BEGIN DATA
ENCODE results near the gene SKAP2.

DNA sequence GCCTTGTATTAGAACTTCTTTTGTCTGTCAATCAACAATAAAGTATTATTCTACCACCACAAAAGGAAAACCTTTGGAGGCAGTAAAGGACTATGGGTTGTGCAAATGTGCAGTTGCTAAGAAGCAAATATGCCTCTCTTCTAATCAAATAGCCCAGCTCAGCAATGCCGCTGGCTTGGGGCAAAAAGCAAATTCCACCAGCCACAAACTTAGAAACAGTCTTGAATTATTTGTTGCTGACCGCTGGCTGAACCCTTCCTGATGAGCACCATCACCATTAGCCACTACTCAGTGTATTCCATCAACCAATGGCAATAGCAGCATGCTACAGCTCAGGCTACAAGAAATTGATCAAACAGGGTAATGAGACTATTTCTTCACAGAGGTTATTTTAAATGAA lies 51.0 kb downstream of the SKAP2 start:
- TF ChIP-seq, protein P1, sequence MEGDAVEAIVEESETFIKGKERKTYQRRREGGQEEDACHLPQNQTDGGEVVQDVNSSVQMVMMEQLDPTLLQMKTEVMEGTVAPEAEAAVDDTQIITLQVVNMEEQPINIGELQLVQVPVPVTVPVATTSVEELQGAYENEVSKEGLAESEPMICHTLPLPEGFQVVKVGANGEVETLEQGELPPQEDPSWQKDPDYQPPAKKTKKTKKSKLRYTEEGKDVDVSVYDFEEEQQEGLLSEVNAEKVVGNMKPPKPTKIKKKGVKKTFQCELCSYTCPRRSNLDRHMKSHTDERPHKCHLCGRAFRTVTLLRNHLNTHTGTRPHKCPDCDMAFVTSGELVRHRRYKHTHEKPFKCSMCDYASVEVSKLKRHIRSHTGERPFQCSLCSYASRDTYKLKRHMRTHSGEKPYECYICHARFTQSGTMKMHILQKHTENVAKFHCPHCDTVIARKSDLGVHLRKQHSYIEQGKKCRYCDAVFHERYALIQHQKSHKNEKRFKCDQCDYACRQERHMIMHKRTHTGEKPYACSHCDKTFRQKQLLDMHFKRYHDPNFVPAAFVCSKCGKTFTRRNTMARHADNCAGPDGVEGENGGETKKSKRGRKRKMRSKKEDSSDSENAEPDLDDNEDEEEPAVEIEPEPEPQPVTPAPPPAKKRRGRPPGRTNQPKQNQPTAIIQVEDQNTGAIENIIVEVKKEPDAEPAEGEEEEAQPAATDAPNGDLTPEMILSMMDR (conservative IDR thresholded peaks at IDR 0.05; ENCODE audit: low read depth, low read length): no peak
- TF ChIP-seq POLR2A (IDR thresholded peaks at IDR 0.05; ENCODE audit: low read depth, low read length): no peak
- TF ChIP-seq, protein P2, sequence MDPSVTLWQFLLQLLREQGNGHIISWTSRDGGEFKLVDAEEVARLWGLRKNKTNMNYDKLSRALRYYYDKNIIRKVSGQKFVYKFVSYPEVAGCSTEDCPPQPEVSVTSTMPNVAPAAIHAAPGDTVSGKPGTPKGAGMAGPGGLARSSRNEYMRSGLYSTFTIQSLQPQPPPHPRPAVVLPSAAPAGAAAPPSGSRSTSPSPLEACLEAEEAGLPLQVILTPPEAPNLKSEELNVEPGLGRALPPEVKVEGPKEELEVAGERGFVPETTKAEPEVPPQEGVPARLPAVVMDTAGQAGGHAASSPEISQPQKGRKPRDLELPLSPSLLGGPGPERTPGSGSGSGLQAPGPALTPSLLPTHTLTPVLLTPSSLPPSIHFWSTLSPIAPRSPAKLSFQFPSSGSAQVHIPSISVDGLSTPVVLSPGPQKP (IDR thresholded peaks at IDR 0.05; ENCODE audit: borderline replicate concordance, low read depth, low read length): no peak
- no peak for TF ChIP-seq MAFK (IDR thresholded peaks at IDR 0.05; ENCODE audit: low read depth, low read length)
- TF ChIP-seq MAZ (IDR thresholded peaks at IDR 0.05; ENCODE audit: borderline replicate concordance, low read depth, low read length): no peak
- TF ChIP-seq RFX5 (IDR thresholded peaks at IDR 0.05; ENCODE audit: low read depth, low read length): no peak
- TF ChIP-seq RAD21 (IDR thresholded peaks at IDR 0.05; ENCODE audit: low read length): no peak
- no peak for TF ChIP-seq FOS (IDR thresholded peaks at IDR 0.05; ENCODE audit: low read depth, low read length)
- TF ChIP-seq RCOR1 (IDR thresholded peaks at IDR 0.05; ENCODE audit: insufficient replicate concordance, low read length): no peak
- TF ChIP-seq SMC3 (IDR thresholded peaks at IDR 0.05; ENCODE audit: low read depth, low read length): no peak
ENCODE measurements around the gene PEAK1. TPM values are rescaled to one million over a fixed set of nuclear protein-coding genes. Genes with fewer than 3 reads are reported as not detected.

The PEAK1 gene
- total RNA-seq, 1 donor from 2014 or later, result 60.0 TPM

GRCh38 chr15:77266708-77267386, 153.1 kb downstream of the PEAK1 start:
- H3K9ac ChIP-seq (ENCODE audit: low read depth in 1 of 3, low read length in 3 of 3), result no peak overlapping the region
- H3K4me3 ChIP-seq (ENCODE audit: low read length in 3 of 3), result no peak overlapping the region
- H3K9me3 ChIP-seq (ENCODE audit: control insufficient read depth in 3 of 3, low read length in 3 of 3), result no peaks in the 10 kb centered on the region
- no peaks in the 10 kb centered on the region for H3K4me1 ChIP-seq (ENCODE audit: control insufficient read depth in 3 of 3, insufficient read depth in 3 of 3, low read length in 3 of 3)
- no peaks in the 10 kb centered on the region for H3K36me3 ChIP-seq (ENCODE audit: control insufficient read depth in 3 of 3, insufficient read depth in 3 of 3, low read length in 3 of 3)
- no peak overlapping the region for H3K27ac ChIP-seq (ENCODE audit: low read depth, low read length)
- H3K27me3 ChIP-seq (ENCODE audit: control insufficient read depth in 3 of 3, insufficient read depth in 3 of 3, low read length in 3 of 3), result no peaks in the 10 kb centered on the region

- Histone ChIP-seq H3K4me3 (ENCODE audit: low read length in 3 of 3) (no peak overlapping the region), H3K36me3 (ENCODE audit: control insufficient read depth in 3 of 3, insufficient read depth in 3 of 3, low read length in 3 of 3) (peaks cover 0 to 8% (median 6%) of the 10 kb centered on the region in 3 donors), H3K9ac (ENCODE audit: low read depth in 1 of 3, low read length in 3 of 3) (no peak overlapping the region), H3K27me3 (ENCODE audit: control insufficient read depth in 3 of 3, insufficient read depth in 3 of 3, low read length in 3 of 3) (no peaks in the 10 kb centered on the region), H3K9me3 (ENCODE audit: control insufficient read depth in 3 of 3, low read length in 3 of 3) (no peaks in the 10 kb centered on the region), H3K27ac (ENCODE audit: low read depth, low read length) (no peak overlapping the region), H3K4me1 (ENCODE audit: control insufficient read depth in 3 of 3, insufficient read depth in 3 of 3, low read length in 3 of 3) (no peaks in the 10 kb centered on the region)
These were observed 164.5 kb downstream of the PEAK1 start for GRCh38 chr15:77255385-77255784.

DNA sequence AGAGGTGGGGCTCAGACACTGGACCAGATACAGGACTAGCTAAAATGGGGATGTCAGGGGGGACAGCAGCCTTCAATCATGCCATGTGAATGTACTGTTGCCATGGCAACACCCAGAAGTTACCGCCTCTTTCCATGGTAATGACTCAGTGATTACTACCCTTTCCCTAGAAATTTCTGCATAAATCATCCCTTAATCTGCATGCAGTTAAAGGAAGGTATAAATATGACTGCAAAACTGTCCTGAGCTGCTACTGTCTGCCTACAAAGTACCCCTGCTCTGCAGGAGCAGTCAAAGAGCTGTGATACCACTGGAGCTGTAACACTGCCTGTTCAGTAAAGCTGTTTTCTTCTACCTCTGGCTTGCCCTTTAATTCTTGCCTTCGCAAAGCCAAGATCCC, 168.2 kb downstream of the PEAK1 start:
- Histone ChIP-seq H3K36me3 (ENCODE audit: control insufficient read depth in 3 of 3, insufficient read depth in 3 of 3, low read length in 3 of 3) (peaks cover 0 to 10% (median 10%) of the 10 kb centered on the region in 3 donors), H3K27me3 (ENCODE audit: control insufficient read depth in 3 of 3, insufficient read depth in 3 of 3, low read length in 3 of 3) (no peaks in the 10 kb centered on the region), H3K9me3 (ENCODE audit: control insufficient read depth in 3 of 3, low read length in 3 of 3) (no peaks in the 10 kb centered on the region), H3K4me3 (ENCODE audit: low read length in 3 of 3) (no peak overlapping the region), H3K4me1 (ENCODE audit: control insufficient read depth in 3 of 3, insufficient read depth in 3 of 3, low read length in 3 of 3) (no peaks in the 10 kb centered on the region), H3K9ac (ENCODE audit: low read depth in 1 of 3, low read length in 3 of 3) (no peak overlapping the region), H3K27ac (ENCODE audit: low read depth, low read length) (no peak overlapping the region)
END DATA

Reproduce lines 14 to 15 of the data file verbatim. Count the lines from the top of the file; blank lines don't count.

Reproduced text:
The PEAK1 gene
- total RNA-seq, 1 donor from 2014 or later, result 60.0 TPM